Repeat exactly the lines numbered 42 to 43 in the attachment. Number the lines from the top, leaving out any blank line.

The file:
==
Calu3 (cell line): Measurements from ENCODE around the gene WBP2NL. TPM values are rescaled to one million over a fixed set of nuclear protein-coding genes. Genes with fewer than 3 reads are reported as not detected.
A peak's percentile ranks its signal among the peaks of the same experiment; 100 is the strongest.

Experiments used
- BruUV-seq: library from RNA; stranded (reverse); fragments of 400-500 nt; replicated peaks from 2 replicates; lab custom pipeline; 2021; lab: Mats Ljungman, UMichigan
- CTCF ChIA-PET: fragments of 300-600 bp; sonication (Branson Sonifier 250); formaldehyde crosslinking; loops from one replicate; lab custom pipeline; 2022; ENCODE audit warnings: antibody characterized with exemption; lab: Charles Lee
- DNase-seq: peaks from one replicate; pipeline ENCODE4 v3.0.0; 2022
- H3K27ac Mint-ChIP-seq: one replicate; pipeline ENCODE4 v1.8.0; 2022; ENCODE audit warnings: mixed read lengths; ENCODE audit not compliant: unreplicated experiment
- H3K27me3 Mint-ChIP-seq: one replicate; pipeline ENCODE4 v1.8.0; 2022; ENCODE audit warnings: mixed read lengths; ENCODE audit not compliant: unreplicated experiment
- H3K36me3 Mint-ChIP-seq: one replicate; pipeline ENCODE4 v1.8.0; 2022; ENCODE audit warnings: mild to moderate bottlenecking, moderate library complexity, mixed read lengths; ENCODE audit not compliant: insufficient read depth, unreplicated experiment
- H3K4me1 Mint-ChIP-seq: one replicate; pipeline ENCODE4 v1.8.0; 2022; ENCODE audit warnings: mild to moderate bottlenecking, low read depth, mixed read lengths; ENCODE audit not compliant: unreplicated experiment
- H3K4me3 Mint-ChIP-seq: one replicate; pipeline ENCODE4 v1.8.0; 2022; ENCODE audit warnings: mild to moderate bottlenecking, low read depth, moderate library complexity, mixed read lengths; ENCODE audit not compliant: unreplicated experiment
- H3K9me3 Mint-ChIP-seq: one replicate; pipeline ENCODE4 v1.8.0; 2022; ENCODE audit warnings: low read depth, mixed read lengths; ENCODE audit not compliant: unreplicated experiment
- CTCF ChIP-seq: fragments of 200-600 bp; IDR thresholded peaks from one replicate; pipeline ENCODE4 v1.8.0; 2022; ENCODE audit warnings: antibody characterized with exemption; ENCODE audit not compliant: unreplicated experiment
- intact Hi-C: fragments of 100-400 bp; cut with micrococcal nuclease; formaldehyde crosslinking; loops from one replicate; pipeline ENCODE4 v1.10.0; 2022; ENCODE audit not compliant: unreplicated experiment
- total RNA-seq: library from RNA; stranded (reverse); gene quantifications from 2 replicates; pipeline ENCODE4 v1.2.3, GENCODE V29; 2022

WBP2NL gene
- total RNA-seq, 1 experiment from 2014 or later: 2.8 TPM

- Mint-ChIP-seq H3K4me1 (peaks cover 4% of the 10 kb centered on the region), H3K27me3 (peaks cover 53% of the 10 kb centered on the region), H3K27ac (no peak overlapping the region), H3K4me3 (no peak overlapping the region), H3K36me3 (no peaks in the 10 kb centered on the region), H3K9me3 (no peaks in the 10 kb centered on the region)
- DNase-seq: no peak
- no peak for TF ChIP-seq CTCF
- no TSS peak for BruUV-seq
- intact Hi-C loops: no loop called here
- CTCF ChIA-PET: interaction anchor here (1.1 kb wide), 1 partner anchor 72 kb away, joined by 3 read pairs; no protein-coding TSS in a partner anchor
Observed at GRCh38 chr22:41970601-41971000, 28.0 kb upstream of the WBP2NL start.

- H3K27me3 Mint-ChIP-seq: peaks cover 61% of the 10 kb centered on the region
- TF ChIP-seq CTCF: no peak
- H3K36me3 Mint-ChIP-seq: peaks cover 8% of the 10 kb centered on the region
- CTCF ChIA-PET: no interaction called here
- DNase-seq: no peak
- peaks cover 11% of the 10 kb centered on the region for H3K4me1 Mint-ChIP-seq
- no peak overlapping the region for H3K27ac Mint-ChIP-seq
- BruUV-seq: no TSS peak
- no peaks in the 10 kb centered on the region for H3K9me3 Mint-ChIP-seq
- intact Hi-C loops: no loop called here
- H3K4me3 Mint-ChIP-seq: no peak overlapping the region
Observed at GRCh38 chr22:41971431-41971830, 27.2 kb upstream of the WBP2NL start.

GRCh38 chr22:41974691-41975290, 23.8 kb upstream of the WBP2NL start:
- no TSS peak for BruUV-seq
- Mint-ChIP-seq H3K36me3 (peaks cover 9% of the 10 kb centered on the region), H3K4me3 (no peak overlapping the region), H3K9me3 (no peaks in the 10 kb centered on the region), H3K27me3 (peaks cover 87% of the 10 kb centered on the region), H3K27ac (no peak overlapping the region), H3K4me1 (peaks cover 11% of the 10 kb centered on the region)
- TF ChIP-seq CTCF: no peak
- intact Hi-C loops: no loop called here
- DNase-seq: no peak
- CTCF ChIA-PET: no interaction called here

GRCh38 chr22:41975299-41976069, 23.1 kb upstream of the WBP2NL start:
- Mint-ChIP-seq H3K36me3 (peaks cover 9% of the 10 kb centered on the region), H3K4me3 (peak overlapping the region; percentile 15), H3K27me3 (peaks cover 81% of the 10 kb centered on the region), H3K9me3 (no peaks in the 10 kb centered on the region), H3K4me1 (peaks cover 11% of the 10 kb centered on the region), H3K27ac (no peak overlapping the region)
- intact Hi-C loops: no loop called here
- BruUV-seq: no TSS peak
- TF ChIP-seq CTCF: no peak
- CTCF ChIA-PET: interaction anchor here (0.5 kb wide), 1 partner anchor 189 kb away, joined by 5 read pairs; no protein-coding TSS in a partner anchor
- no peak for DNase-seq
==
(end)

- DNase-seq: no peak
- CTCF ChIA-PET: no interaction called here